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Thursday, December 8, 2016
25 years on - people with AIDS struggle to receive treatment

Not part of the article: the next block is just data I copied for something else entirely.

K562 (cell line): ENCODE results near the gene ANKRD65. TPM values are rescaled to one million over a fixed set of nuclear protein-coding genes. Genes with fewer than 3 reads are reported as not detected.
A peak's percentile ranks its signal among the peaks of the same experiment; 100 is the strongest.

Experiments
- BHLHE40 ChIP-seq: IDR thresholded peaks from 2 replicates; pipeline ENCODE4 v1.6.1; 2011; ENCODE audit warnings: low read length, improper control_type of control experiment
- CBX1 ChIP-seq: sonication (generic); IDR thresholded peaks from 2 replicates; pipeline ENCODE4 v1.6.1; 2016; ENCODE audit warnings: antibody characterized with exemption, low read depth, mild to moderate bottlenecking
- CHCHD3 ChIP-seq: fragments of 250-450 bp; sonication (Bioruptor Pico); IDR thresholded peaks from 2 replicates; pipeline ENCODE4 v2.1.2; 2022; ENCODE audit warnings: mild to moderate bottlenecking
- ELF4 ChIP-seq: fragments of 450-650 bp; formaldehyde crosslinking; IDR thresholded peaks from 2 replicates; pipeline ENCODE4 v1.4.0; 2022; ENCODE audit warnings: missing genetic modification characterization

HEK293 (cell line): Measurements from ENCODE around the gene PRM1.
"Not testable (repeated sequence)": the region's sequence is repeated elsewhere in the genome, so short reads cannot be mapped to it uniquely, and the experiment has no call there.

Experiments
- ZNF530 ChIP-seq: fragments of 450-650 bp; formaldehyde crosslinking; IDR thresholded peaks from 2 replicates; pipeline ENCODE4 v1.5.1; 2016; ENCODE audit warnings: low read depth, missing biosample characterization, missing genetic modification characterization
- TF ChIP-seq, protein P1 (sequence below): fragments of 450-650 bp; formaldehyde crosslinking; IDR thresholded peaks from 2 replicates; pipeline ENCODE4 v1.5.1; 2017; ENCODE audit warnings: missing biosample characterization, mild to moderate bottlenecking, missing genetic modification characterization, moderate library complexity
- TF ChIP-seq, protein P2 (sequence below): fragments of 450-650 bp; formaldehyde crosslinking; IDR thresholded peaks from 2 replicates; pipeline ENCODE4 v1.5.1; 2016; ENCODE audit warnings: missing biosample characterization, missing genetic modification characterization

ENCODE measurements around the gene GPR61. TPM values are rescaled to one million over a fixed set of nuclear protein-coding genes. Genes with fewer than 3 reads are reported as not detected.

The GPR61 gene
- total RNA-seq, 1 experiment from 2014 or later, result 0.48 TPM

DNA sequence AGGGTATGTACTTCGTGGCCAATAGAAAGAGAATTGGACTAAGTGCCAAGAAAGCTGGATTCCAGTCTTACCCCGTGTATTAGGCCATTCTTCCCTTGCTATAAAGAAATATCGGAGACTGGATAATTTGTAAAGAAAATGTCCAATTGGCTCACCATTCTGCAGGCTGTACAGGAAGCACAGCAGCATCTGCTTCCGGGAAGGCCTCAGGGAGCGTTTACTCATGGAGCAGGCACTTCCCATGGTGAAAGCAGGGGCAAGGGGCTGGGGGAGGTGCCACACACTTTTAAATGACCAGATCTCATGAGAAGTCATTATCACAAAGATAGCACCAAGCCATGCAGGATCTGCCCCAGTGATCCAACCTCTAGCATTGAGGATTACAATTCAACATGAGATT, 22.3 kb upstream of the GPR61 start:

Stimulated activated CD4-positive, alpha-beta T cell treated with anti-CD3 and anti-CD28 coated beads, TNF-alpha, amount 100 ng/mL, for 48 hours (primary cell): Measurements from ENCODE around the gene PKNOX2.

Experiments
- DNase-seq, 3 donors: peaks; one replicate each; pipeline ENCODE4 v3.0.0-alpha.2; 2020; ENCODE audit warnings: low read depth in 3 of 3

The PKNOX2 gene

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 A quarter of a century after the first case of AIDS was diagnosed, millions of people around the world are still dying from HIV and AIDS. Why? CAFOD is marking World AIDS Day today by calling on the promises made to fight the disease to be honoured. New figures show that an estimated 39.5million people are living with HIV and AIDS, of which 2.3 million of those infected are children and in 2006, 2.9 million people died of AIDS related illnesses. In the past few years there have been new and renewed commitments made by governments, civil society and religious leaders. The G8 Summit promise of universal access to treatment, the UN's Millennium Development Goals (MDGs) aim to reduce the spread of HIV, and the political commitment from national governments to increase funding at the UN special session on HIV and AIDS. CAFOD says these promises will only remain good intentions unless there is the political will to make them a reality. Access to universal treatment is not yet a reality in Cambodia, one of South Asia's hardest hit countries, with more than 100 new HIV infections reported very day. CAFOD works in Cambodia providing hospice care and anti-retroviral drugs (ARVs). CAFOD partners have also been able to help those who have regained their health because of life saving drugs to earn a living. Universal access to treatment is far from being achieved in Cambodia. Only 14,300 of the estimated 123,000 HIV positive people in the country have access to life saving treatment. CAFOD's HIV and AIDS Specialist Ann Smith said: "HIV and AIDS continue to take a terrible toll across the world, especially among the poorest. We must hold our leaders accountable to the promises they have made, and to hold ourselves and our communities accountable to their statements for action against HIV and AIDS. "These include commitments that international leaders have made for funding and support and that national leaders have made on making healthcare programmes and access to treatment available to all. "The message is for all kinds of leaders from G8 to local community leaders, so that everyone involved can truly honour these promises that ultimately affect the lives of millions of people across the world. "If we want to deliver these promises, faith based organisations are one way to deliver them as they are often working directly with those most affected by HIV and AIDS. CAFOD will continue to deliver high quality programmes of care, treatment and prevention, for the millions of people living with and affected by HIV and AIDS."
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